If you say it fast enough, $10,000 can almost sound like a reasonable amount of money. For most consumers, however, that kind of cash represents a substantial investment in a piece of home theatre equipment. Whatever the toy, it had better be worth it.
Fortunately, InFocus is a company with a strong pedigree in projector design and manufacture, and while you may struggle to justify the price, you can't deny the quality of the ScreenPlay 7210. Barring the insanely good ScreenPlay 777, this is InFocus' top-of-the-line consumer-oriented projector.
The 7210 boasts a high-definition (HD) resolution of 1280 x 720 pixels and this, when coupled with high-quality video scaling electronics from Faroudja, provides an onscreen image that's pin sharp.
Since broadcasters seem content to leave us languishing with antiquated analogue broadcast systems or a distinctly Lo-Fi digital system with too many channels stuffed into limited bandwidth, it seems we'll have to wait for Blu-ray or HD-DVD to appear before we can sample the delights of HD.
Nevertheless, with one of these nestled away in the lounge or home theatre room, you will at least be ready when they do. Just as well then that standard DVDs look utterly superb.
I calibrated the 7210 using the Digital Video Essentials DVD but, to be honest, other than a minor tweak to get contrast and brightness right for my liking, the factory default settings were completely in order. There are plenty of options for tweaking should you so choose and it's all made easy thanks to the InFocus menu/remote.
Dark scenes, such as those found in The Lord of the Rings: Return of the King, are a good way of finding out how well a display processes shadow detail. While a projector's black level is somewhat dependent on the lighting conditions of the room, the 7210 showed off plenty of fine details in areas where lesser projectors produce nothing but darkness.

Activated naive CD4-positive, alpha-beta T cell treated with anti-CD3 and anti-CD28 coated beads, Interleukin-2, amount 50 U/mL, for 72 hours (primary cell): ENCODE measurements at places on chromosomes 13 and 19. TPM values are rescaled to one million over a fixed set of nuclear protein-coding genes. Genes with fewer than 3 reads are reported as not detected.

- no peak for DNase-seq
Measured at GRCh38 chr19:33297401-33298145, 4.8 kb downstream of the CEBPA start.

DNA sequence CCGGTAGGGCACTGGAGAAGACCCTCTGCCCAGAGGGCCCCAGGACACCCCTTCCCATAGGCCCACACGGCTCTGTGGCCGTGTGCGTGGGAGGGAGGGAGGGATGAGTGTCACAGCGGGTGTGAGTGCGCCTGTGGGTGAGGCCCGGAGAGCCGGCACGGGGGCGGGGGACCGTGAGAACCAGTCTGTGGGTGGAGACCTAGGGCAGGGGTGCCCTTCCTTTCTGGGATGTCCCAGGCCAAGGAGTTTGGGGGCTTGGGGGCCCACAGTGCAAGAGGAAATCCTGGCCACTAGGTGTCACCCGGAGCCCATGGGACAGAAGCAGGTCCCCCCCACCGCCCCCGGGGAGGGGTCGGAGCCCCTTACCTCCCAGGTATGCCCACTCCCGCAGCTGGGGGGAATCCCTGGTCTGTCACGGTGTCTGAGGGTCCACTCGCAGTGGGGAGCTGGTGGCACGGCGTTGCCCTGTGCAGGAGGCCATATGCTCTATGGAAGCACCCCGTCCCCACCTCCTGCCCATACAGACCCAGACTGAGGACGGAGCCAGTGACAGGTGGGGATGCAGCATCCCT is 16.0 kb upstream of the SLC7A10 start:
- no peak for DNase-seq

Flesh tones were completely natural and avoided the tanned look some displays like to produce, no matter how much you tweak things. There was never a sign of false contouring and there's plenty of power on hand to produce a rich and bright image. A five-speed, seven-segment colour wheel spins at a rate high enough to almost eliminate the rainbow effect; it's still noticeable but is one of the best I've seen and shouldn't bother the majority of people.
Build quality is excellent, although there are a couple of minor ergonomic issues.
Firstly, there's no lens shift option, a feature that is becoming more and more common with many manufacturers. It allows a user to make fine adjustments to image positioning without having to physically manhandle the projector, which wouldn't be such an issue if InFocus had added a means of doing that. Sadly, the single adjustable foot at the rear and single adjustable leg at the front allow for only minor alterations, and in a table-top installation it's a real pain to manoeuvre.
Still, in a more permanent installation this issue all but disappears and, given the image quality and otherwise excellent features, we'd have no hesitation in recommending this machine to anyone who appreciates an excellent projected image.
The product is distributed by Ingram Micro and Image Design Technology (IDT).